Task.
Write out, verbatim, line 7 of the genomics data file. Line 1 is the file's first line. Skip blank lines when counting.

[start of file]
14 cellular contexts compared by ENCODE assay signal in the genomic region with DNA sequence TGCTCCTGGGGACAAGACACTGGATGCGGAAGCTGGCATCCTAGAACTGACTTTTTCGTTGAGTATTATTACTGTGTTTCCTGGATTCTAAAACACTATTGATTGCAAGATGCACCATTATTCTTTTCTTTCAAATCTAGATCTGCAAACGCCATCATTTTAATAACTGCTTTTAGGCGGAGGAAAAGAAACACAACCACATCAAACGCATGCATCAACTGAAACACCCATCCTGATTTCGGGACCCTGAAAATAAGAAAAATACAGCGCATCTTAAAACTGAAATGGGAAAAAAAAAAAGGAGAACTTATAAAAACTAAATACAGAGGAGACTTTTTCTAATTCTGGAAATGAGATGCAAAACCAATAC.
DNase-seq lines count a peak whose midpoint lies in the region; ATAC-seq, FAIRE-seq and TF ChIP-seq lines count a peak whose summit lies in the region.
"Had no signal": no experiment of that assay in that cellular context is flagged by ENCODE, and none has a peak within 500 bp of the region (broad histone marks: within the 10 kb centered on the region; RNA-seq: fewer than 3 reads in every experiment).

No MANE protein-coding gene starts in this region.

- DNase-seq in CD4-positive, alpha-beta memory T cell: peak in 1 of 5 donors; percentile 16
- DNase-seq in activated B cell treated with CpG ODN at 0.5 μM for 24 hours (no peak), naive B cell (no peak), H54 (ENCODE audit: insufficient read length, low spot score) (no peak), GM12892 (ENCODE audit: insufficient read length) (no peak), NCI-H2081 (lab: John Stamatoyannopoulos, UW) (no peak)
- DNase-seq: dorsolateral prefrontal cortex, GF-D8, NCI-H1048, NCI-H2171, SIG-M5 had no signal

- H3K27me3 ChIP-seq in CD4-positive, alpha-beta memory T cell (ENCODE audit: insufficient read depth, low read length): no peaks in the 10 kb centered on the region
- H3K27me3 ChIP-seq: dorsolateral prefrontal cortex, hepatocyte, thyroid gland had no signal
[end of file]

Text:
- DNase-seq: dorsolateral prefrontal cortex, GF-D8, NCI-H1048, NCI-H2171, SIG-M5 had no signal